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Once schooled in Christianity, slave converts participated in regular gatherings at times and places approved by the plantation owner.Not only did African Americans improve their own educational opportunities, but they also helped improve education for whites by challenging the plantation owners’ educational paradigm that schooling happened in the home, and not in public schools.
Plantation missions were part of a greater reform movement to bring about holiness to the whole nation, including to the Negro slave.
To accomplish this, leaders of this movement had to demonstrate to the plantation owners that its religious efforts were not antithetical to slavery.
The efforts to reach African American slaves for Jesus resulted in the “planation missions” movement of the 1830s and 1840s.
African Americans who embraced Christianity became not only church members but also preachers and ministers.
The focus of my research and writing is women’s involvement in higher education, especially women from the Pentecostal and Holiness faith traditions.
While conducting research on African American female seminaries, I found myself reaching back to a very rich yet little-known history of educational efforts by African Americans both during and after slavery.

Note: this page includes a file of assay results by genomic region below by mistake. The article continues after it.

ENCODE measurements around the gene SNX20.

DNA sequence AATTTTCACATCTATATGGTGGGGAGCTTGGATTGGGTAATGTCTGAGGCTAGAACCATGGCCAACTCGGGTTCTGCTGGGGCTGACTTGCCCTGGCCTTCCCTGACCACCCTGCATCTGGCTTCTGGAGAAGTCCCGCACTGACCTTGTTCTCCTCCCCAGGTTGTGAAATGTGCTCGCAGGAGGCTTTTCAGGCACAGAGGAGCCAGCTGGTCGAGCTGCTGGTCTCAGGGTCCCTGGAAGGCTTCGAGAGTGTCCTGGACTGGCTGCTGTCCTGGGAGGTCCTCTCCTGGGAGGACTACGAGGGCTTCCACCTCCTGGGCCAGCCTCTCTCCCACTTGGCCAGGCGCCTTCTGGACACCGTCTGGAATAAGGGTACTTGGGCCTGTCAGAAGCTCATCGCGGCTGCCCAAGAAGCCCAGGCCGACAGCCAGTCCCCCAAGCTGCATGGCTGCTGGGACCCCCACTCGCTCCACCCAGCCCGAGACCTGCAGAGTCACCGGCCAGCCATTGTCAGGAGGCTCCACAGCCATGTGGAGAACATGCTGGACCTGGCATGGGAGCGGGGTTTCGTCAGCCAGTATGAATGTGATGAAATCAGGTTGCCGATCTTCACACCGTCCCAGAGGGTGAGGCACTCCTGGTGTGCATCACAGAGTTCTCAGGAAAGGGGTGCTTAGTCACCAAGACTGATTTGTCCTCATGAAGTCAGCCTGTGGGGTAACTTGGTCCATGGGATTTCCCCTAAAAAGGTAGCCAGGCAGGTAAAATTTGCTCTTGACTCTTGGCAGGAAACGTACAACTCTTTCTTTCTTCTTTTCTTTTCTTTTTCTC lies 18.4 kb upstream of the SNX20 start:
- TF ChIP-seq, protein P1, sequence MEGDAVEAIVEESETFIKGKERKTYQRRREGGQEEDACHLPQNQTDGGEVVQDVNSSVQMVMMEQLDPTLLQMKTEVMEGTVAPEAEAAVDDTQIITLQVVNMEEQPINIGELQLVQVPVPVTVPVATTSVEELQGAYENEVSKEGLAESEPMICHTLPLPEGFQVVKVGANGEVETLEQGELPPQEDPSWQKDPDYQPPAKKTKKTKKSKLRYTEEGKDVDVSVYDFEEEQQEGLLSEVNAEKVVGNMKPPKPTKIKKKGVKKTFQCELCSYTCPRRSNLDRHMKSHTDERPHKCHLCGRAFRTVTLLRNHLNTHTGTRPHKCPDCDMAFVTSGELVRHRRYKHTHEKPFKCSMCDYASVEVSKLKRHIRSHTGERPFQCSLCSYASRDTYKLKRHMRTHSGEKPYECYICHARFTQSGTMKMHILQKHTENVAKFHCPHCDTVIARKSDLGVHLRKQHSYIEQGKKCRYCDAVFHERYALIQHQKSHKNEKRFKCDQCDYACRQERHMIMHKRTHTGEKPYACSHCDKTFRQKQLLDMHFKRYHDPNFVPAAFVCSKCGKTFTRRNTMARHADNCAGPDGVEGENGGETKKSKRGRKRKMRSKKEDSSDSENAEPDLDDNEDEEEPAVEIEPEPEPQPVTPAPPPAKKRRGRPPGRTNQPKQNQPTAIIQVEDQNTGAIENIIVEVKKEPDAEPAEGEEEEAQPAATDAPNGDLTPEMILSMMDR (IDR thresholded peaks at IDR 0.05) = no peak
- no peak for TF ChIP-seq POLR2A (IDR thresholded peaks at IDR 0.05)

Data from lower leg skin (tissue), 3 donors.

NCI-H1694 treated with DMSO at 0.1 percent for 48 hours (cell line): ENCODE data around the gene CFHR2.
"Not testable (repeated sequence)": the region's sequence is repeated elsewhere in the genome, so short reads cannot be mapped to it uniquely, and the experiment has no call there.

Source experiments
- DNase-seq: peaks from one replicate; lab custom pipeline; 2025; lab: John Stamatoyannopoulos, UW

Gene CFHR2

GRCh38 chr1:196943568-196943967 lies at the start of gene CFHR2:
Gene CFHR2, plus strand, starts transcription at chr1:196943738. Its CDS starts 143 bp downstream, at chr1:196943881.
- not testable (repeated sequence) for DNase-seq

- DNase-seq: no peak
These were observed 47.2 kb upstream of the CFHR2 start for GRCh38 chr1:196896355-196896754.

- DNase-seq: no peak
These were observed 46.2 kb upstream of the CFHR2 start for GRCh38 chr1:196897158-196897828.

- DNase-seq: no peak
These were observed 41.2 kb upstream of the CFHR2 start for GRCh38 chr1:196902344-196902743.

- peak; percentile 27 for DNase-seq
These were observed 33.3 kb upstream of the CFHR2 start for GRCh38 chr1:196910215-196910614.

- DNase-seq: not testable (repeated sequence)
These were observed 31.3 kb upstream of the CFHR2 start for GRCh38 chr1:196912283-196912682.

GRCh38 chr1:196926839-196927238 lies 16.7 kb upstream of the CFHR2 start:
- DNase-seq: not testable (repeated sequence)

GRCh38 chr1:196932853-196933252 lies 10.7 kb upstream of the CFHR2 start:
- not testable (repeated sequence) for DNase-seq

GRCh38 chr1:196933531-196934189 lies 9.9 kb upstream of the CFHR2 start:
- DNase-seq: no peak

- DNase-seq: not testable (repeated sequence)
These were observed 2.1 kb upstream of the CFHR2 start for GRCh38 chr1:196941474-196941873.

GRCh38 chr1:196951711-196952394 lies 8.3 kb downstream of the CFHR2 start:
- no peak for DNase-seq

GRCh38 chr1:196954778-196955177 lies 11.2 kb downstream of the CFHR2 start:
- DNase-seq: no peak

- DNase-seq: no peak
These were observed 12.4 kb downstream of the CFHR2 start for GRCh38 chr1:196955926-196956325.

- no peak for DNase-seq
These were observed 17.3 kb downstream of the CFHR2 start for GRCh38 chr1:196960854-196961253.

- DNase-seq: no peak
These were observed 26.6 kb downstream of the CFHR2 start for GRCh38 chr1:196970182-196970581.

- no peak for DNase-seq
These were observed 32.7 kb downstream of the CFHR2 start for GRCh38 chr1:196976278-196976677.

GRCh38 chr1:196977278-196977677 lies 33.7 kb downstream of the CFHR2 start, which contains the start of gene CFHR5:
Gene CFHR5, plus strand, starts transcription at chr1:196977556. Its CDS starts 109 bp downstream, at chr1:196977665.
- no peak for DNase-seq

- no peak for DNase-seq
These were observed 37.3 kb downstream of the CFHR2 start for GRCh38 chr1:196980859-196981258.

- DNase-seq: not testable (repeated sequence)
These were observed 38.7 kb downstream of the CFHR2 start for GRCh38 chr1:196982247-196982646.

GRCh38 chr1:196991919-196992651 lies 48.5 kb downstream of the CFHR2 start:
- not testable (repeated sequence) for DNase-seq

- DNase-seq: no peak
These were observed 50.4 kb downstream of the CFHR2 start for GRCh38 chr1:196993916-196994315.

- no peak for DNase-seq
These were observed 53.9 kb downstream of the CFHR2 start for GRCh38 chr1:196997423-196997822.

In 1842, the revolt led by Nat Turner in Southampton County, Virginia, cost the lives of 55 to 65 whites and more than 100 slaves.
Each event led to new restrictions, in the form of anti-literacy laws and punishments for slaves who tried to learn to read and write.
Beverly Jones, a former slave in Virginia, would write: “Always took his text from Ephesians, the white preacher did, the part what said, ‘Obey your masters, be [a] good servant’ …
They always tell the slaves dat ef he be good, an’ worked hard fo’ his master, dat he would go to heaven, an’ der he gonna live a life of ease. You see, they didn’ want slaves to start thinkin’ ‘bout freedom, even in Heaven.” The Second Great Awakening (1790-1840) changed the educational calculus, by putting at the forefront the belief that all men and women from every race were in need of salvation, and that all redeemed individuals were to be “useful” in God’s kingdom.